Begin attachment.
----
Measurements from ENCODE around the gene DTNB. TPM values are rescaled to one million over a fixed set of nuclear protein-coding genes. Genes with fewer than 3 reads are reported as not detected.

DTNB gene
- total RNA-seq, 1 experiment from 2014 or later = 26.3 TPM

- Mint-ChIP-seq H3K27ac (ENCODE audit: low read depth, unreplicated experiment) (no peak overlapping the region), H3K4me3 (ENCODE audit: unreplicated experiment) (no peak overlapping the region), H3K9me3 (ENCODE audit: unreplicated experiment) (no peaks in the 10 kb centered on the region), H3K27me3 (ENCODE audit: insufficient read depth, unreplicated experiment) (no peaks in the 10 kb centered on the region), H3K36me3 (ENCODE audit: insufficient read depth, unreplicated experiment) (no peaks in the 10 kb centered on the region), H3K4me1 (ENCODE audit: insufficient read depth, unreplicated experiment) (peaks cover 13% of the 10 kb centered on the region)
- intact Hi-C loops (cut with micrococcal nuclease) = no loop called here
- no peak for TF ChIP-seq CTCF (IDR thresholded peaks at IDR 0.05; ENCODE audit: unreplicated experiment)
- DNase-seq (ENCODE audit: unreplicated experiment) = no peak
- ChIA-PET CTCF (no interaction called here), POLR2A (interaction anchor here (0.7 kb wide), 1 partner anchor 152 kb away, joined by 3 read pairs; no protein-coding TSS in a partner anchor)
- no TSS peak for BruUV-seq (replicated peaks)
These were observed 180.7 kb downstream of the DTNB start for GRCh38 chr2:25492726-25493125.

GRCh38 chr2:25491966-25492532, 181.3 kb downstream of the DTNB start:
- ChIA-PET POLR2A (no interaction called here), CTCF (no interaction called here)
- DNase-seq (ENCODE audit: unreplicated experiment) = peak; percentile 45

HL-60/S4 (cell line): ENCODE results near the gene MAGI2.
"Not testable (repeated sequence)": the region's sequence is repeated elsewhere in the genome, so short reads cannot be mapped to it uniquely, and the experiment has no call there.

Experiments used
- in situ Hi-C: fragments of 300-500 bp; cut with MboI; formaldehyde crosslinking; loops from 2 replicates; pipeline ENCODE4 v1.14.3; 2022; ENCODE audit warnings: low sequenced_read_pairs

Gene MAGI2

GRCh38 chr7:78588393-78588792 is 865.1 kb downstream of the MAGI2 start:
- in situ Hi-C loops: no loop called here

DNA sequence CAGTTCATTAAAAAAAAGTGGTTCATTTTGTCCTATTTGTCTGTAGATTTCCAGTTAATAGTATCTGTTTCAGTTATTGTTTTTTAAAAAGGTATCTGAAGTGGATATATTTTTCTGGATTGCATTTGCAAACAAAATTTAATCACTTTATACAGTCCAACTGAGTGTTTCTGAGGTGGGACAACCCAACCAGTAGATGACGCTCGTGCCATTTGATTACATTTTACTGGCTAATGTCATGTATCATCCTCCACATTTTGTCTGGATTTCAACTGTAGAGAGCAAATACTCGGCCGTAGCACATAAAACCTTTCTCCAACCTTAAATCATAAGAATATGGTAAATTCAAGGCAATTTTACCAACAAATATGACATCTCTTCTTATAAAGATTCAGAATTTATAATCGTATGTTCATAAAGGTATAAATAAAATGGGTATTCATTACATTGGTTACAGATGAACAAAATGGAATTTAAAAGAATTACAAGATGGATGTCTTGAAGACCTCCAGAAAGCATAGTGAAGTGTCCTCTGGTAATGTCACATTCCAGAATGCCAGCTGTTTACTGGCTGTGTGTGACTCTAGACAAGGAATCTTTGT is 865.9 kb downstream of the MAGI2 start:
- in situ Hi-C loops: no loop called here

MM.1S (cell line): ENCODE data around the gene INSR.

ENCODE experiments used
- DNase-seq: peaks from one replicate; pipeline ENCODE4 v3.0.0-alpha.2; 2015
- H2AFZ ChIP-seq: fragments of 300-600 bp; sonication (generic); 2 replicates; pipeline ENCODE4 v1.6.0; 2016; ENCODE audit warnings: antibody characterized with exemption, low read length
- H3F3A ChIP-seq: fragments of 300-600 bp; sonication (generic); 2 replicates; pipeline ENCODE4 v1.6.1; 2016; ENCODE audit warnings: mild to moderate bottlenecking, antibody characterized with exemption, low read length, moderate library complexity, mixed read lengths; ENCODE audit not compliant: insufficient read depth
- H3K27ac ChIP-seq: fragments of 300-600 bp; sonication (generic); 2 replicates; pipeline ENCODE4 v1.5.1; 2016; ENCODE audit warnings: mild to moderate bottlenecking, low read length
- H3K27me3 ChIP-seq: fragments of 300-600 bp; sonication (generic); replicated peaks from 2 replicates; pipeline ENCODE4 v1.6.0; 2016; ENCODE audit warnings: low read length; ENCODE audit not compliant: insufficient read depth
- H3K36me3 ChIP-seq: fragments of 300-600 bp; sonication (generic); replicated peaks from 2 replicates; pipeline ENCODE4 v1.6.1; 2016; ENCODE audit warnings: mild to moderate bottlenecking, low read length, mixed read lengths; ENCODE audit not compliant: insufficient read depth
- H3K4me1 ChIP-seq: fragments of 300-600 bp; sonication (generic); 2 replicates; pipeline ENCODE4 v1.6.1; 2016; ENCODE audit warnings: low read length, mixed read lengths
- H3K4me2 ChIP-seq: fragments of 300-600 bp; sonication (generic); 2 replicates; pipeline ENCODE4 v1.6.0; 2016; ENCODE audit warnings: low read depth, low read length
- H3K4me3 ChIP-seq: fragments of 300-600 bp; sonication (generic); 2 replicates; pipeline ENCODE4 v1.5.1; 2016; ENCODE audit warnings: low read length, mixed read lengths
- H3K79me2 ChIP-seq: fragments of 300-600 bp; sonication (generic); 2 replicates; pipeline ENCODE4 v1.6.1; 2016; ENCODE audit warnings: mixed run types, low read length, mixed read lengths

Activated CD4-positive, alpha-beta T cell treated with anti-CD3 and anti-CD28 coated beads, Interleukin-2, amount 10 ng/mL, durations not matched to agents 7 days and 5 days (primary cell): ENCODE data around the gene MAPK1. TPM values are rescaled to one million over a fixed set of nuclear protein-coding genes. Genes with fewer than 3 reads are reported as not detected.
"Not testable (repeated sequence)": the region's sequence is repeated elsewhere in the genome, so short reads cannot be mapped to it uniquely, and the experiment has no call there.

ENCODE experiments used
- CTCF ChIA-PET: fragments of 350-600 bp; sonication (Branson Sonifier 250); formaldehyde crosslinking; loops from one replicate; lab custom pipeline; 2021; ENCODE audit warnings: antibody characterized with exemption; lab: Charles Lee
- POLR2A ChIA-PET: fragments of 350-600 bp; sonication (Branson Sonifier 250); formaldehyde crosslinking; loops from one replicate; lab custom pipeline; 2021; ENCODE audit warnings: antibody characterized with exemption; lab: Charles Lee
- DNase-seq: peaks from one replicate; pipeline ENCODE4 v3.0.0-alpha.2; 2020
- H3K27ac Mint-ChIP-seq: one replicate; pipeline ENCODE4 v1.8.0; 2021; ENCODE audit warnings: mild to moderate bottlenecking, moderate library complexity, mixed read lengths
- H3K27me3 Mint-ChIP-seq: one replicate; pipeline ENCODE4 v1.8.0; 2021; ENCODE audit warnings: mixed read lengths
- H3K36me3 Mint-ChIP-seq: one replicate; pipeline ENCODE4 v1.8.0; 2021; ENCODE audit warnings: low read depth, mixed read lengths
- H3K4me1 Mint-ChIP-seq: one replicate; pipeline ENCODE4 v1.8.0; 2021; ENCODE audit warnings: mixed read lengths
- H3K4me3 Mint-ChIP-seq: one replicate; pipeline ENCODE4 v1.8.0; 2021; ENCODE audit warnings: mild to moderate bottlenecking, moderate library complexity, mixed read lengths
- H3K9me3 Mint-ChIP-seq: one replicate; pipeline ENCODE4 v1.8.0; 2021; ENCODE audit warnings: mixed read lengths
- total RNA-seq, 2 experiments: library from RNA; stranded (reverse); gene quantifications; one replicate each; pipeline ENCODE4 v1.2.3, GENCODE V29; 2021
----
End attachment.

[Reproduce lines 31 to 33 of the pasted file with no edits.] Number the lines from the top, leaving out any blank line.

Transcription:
- H3K4me1 ChIP-seq: fragments of 300-600 bp; sonication (generic); 2 replicates; pipeline ENCODE4 v1.6.1; 2016; ENCODE audit warnings: low read length, mixed read lengths
- H3K4me2 ChIP-seq: fragments of 300-600 bp; sonication (generic); 2 replicates; pipeline ENCODE4 v1.6.0; 2016; ENCODE audit warnings: low read depth, low read length
- H3K4me3 ChIP-seq: fragments of 300-600 bp; sonication (generic); 2 replicates; pipeline ENCODE4 v1.5.1; 2016; ENCODE audit warnings: low read length, mixed read lengths